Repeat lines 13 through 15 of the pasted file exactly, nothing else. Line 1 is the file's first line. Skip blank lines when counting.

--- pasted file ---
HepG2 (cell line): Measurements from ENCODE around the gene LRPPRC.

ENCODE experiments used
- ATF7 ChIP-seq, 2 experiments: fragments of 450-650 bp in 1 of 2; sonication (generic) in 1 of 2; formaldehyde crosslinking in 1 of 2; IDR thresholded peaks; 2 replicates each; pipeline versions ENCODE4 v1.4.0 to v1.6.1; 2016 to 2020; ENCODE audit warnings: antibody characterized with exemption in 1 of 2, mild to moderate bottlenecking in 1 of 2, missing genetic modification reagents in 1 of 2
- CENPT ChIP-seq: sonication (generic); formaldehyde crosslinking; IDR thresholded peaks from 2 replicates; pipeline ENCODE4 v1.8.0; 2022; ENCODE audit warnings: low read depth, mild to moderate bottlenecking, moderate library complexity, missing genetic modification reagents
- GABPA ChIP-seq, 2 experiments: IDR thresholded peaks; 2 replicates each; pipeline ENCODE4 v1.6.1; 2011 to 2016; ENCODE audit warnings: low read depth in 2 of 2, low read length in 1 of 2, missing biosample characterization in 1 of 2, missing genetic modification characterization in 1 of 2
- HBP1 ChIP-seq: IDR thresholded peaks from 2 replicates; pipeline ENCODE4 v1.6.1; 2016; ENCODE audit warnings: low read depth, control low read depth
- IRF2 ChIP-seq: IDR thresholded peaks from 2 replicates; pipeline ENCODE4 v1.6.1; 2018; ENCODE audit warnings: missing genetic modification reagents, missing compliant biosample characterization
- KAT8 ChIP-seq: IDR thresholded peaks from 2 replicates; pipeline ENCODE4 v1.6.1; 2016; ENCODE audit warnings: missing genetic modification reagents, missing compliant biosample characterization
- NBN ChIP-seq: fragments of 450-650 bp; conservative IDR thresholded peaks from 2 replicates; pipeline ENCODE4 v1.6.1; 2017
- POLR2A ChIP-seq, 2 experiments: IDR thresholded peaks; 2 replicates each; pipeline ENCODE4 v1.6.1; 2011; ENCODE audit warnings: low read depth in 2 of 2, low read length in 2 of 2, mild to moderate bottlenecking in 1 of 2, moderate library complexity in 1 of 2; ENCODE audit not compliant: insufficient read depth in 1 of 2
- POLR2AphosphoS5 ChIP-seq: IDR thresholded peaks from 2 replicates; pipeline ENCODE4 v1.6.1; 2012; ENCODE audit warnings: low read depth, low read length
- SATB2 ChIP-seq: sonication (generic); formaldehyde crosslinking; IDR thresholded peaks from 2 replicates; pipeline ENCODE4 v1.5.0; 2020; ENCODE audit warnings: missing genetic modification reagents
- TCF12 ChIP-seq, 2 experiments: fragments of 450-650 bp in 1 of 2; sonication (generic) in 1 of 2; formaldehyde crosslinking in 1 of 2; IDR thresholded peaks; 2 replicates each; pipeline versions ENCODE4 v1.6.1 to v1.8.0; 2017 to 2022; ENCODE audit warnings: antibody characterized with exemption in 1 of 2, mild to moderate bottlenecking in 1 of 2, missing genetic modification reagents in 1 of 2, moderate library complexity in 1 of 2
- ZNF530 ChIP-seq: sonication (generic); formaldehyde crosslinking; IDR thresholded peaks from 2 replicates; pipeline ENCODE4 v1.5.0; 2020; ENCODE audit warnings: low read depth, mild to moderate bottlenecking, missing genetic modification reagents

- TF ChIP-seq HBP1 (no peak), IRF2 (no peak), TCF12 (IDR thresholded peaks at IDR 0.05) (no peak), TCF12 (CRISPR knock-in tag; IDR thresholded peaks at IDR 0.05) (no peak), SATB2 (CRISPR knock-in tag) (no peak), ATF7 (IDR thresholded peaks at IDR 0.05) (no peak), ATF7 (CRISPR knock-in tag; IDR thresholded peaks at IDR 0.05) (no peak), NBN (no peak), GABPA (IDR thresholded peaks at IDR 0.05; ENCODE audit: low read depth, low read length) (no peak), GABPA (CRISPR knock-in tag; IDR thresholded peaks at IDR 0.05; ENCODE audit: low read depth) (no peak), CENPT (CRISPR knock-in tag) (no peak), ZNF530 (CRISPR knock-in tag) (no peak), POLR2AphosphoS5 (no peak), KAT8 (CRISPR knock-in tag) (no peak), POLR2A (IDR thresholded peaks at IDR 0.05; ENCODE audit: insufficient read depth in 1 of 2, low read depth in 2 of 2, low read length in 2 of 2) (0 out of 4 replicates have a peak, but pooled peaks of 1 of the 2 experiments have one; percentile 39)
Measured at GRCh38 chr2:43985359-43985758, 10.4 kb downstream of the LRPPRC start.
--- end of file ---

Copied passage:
- TCF12 ChIP-seq, 2 experiments: fragments of 450-650 bp in 1 of 2; sonication (generic) in 1 of 2; formaldehyde crosslinking in 1 of 2; IDR thresholded peaks; 2 replicates each; pipeline versions ENCODE4 v1.6.1 to v1.8.0; 2017 to 2022; ENCODE audit warnings: antibody characterized with exemption in 1 of 2, mild to moderate bottlenecking in 1 of 2, missing genetic modification reagents in 1 of 2, moderate library complexity in 1 of 2
- ZNF530 ChIP-seq: sonication (generic); formaldehyde crosslinking; IDR thresholded peaks from 2 replicates; pipeline ENCODE4 v1.5.0; 2020; ENCODE audit warnings: low read depth, mild to moderate bottlenecking, missing genetic modification reagents

- TF ChIP-seq HBP1 (no peak), IRF2 (no peak), TCF12 (IDR thresholded peaks at IDR 0.05) (no peak), TCF12 (CRISPR knock-in tag; IDR thresholded peaks at IDR 0.05) (no peak), SATB2 (CRISPR knock-in tag) (no peak), ATF7 (IDR thresholded peaks at IDR 0.05) (no peak), ATF7 (CRISPR knock-in tag; IDR thresholded peaks at IDR 0.05) (no peak), NBN (no peak), GABPA (IDR thresholded peaks at IDR 0.05; ENCODE audit: low read depth, low read length) (no peak), GABPA (CRISPR knock-in tag; IDR thresholded peaks at IDR 0.05; ENCODE audit: low read depth) (no peak), CENPT (CRISPR knock-in tag) (no peak), ZNF530 (CRISPR knock-in tag) (no peak), POLR2AphosphoS5 (no peak), KAT8 (CRISPR knock-in tag) (no peak), POLR2A (IDR thresholded peaks at IDR 0.05; ENCODE audit: insufficient read depth in 1 of 2, low read depth in 2 of 2, low read length in 2 of 2) (0 out of 4 replicates have a peak, but pooled peaks of 1 of the 2 experiments have one; percentile 39)